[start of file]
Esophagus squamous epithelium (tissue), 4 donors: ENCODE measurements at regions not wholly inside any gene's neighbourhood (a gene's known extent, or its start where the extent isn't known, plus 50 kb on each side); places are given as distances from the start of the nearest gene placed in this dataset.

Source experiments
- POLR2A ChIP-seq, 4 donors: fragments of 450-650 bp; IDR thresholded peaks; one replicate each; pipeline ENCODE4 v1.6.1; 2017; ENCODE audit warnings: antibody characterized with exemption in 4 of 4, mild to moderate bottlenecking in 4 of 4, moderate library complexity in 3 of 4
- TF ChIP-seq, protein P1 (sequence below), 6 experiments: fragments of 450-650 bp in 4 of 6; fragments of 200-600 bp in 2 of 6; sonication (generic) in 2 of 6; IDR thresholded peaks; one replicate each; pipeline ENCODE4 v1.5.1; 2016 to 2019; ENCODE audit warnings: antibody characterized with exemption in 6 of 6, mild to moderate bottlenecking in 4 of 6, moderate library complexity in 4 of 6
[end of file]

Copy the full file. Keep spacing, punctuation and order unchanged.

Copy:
Esophagus squamous epithelium (tissue), 4 donors: ENCODE measurements at regions not wholly inside any gene's neighbourhood (a gene's known extent, or its start where the extent isn't known, plus 50 kb on each side); places are given as distances from the start of the nearest gene placed in this dataset.

Source experiments
- POLR2A ChIP-seq, 4 donors: fragments of 450-650 bp; IDR thresholded peaks; one replicate each; pipeline ENCODE4 v1.6.1; 2017; ENCODE audit warnings: antibody characterized with exemption in 4 of 4, mild to moderate bottlenecking in 4 of 4, moderate library complexity in 3 of 4
- TF ChIP-seq, protein P1 (sequence below), 6 experiments: fragments of 450-650 bp in 4 of 6; fragments of 200-600 bp in 2 of 6; sonication (generic) in 2 of 6; IDR thresholded peaks; one replicate each; pipeline ENCODE4 v1.5.1; 2016 to 2019; ENCODE audit warnings: antibody characterized with exemption in 6 of 6, mild to moderate bottlenecking in 4 of 6, moderate library complexity in 4 of 6